This ride story is mostly a repeat of the blogs I did as the trip unfolded.
This might be called the 'Brothers Lockwood Tour'. One of them has a daughter in Port Macquarie, so decided to do a run to visit her. Two of them have a niece there. So they were in on the tour also.
The attraction of the trip is that we get to do four of The Bear's (of Australia Motorcycle Atlas fame) best 100 rides getting there; and two more on the way back - plus a repeat of three from the first day.
The trip up will see us doing the Goulburn to Oberon road; the Bells Line of Road; the Putty Road; and Buckett's Way (part of it, anyway). Then there's a nice run, so I'm told, from Gloucester to Taree that rates highly.
A couple of us might just nod to Port Macquarie and continue up the Oxley Hwy to Walcha - yet another one of the top 100!
Life is Good....or am I plagiarising?
The return trip for the two of us will likely be down Thunderbolt's Way (surprised to learn another of the best 100?); and probably all the other 100s we can find.
The destination for Day 1 is the Australian Hotel in Cessnock. Not sure about Day 2, but might be Walcha. Day 3 could be Lithgow. I have reports on pubs in all three places.
Plan to get home by Friday.
Day 1: To Cessnock
Seven of us are safely perched in the bar of the Australia Hotel in Cessnock. For me it was a 595km ride. Seven hours actual riding.
As foreshadowed, the ride is one of the best out of Canberra. The only dampener today was the unpredicted weather. It was supposed to be fine – and it was most of the time. But we were not ready for the driving sleet as we climbed to over 1200 metres approaching Oberon. It was bad enough that the temperature, which had been a steady 5°C from Canberra to Goulburn, dropped to about around 4°C as we left Goulburn. A brief respite as we dropped down the Abacrombie gorge and crossed the river at 7°C, but from the top it quickly descended to 2°C for the rest of the time into Oberon. Fortunately, I had put my wet weather suit on in Goulburn. Not necessarily in expectation of rain; but for another layer of warmth. Good move. It wasn’t long out of Goulburn before we got some light rain driven by a strong sw wind. At least we were dressed as best we could for the driving sleet which accompanied us for the last 25km into Oberon.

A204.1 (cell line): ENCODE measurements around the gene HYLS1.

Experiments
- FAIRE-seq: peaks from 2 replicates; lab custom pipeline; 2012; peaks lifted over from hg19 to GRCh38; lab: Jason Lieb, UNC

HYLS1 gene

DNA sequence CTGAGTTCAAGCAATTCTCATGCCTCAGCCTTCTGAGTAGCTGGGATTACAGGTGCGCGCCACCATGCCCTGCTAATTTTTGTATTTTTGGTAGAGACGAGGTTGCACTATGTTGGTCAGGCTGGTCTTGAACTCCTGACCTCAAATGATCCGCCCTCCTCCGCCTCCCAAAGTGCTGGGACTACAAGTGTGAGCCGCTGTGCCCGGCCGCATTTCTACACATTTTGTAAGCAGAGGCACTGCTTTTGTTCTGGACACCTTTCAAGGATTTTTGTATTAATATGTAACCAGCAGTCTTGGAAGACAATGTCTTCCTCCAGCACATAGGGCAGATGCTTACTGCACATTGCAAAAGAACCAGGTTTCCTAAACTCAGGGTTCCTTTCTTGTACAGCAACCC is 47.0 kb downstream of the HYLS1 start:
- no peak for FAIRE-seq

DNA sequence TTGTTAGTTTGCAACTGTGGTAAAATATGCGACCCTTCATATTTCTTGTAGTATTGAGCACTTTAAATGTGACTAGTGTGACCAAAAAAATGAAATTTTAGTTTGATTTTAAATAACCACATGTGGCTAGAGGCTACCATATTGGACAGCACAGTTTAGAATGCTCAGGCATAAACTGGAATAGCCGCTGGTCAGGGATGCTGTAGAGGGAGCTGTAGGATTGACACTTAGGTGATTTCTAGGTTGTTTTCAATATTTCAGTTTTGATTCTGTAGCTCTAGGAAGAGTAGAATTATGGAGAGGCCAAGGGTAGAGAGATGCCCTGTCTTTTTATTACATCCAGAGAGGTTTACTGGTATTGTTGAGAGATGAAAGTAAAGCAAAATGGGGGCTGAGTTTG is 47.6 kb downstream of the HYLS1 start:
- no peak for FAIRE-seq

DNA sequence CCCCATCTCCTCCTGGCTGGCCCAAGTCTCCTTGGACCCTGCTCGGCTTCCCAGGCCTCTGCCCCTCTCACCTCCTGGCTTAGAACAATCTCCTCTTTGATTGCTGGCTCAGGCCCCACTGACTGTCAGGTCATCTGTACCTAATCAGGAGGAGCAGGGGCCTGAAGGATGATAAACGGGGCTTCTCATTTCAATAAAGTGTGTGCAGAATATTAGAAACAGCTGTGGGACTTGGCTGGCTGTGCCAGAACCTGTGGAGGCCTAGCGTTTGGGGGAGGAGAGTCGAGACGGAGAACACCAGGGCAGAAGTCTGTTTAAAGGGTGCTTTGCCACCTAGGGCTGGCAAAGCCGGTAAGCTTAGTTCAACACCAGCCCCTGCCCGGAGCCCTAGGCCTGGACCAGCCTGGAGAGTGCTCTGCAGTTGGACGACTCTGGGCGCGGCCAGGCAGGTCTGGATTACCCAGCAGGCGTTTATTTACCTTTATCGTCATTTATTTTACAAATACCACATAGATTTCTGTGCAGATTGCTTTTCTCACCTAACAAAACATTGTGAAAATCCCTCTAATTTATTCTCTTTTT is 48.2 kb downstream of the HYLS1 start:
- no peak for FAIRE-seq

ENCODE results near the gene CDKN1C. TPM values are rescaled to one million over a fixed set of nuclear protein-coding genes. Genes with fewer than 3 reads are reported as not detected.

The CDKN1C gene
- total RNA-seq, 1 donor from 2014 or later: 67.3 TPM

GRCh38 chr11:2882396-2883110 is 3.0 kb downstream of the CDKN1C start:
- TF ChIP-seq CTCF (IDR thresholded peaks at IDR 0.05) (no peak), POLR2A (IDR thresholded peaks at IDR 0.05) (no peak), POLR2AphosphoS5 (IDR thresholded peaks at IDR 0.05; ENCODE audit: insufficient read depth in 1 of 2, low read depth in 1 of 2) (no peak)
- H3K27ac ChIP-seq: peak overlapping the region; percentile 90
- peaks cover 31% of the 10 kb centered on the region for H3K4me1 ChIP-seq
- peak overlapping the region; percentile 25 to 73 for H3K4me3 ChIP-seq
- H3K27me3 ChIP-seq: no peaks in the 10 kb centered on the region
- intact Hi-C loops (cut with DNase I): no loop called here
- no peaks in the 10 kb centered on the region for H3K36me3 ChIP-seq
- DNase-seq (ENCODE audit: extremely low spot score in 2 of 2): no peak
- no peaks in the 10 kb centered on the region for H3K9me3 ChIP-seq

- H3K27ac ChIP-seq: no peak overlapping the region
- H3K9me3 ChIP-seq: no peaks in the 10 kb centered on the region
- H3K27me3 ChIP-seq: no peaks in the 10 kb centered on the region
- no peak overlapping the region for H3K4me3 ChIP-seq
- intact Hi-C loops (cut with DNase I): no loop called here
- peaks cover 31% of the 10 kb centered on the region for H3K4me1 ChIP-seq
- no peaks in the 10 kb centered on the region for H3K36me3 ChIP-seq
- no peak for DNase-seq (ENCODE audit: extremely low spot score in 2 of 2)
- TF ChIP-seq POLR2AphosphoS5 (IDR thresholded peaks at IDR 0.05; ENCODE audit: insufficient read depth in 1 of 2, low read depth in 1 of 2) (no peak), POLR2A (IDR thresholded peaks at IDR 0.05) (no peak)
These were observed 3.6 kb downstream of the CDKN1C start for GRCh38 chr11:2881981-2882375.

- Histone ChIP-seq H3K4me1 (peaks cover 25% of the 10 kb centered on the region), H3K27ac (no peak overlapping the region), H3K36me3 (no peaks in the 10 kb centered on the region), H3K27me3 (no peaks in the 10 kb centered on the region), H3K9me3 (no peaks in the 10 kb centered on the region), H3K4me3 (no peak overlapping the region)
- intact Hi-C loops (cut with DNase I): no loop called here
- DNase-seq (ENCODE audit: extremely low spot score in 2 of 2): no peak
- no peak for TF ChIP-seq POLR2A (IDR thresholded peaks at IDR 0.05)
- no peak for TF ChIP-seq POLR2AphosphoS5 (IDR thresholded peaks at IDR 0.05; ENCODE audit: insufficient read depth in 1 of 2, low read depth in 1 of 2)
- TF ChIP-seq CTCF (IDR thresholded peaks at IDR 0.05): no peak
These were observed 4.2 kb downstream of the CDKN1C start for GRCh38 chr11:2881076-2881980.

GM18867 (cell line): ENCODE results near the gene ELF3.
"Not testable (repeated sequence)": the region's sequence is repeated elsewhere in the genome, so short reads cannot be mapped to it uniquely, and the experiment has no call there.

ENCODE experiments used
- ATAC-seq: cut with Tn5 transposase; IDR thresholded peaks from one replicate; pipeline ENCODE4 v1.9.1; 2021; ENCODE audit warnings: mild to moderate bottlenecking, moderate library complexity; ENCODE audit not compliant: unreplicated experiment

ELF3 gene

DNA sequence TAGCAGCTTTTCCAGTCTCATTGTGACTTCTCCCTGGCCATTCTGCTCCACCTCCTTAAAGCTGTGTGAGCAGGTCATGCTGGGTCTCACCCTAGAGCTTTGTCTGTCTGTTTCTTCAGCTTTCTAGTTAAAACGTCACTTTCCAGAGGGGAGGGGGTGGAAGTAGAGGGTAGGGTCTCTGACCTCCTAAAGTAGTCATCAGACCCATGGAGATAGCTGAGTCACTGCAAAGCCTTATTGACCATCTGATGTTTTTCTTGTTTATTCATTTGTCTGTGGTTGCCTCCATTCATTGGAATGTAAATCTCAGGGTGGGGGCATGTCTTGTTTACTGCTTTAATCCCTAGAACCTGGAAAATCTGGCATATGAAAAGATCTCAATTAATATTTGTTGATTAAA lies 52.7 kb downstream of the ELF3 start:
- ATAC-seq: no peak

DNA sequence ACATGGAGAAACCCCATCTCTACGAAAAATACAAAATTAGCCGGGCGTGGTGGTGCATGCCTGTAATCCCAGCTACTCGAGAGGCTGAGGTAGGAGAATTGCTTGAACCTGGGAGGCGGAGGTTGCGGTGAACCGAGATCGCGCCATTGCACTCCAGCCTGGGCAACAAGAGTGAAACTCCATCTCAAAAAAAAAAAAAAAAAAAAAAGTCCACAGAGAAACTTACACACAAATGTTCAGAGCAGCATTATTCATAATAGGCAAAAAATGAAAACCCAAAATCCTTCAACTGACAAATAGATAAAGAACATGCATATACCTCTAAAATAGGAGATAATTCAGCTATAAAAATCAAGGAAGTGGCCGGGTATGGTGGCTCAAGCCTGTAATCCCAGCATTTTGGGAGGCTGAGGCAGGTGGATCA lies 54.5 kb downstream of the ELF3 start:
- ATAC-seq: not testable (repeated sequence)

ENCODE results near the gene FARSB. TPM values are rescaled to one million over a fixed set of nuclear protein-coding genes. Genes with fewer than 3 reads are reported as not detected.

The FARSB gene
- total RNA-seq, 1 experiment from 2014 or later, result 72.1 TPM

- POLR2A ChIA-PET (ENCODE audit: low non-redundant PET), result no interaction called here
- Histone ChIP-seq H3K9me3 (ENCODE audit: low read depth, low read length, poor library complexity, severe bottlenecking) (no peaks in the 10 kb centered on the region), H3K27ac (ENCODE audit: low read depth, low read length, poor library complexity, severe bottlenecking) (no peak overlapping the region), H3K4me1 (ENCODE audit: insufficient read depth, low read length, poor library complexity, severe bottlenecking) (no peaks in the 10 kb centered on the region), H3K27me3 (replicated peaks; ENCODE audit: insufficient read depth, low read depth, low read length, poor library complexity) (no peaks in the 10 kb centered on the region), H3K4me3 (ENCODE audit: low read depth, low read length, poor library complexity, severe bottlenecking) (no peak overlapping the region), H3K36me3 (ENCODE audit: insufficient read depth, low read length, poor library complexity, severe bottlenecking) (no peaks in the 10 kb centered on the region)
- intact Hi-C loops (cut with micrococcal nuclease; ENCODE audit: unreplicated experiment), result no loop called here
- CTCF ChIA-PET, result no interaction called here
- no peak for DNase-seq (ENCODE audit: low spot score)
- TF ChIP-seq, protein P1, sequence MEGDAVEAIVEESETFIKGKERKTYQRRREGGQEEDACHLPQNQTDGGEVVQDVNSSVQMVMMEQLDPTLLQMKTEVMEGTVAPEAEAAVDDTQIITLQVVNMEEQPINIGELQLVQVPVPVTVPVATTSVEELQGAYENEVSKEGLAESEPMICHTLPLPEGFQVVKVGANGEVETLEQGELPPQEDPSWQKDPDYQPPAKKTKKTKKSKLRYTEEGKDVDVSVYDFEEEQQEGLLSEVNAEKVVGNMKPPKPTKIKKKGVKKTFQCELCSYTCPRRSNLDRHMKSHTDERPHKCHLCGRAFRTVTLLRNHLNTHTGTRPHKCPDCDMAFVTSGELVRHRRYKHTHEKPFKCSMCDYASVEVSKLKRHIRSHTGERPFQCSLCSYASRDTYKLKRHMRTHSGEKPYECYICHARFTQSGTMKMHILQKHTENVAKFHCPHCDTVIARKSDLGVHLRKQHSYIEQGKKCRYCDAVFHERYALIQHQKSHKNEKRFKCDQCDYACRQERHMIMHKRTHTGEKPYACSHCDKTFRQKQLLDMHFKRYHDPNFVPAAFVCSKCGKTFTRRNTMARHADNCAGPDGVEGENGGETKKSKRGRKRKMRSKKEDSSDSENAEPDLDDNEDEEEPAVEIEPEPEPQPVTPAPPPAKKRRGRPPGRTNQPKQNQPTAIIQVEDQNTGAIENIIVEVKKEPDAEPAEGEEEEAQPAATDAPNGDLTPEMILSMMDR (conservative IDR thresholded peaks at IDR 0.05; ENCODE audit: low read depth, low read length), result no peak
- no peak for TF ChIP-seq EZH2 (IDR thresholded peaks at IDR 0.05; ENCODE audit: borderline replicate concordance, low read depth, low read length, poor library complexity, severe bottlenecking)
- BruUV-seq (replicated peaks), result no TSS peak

We all welcomed a hot meal in Oberon.
The run from Oberon to Lithgow was pretty nice. Dry enough, with easy and predictable turns. We also did all right along Bells Line of Road. It’s so heavily speed-limited that it can be a disappointment. But today, mid-week, cloudy and cold, not much traffic, so a good fun run. The Putty Road didn’t disappoint. Hardly a car. A few trucks to add to the challenge. And mostly dry road. Great stretch after the Roadhouse. A litany of 2nd and 3rd gear turns.
We got into Cessnock at about 5.15pm. Already pretty dark. Just marginally safe with sun glasses still on.
Day 2: To Walcha
Very different day yesterday (couldn’t get a modem signal in Walcha last night). Sun shone all day. A cool start of 11°, followed by 16° around the coast, but then back to 4° by the time we got over the range on the Oxley Hwy.
The Buckett’s Way, I discovered for the first time, doesn’t peter out where Thunderbolt’s Way begins (at Gloucester), but, in fact, turns east and runs to Taree (more or less). It was part of our trip today as we initially ‘meandered’ across undulating countryside between Maitland and Stroud. It was a surprising treat to ride The Buckett’s Way from Gloucester to just short of Taree. It surely is the best part of The Buckett’s Way. No wonder it’s one of the Australia Road Atlas’ best 100.
Unfortunately such a good run was then followed by being subjected to the massive road works on the Pacific Hwy around Taree. Several decades late; but everyone knows that, including the responsible governments.
Two of our number returned to Canberra this morning. Three, the instigators of the ride, headed for Port Macquarie as planned. Two of us tackled the Oxley Hwy to Walcha. Another of the top 100! There’s something like a 60-70km stretch that simply does not stop turning. It might well have been the longest time I have stayed in second gear without changing. Great riding. The edge got taken off it a bit by having to cope with the setting sun in our eyes as the afternoon got later.
We stayed the night in Walcha at the Apsley Arms, where I have stayed before. My companion kindly selected the wine while I prepared this report. It was a Wyndham Estate ‘Founder’s Reserve’ Shiraz 2005. Very sophisticated!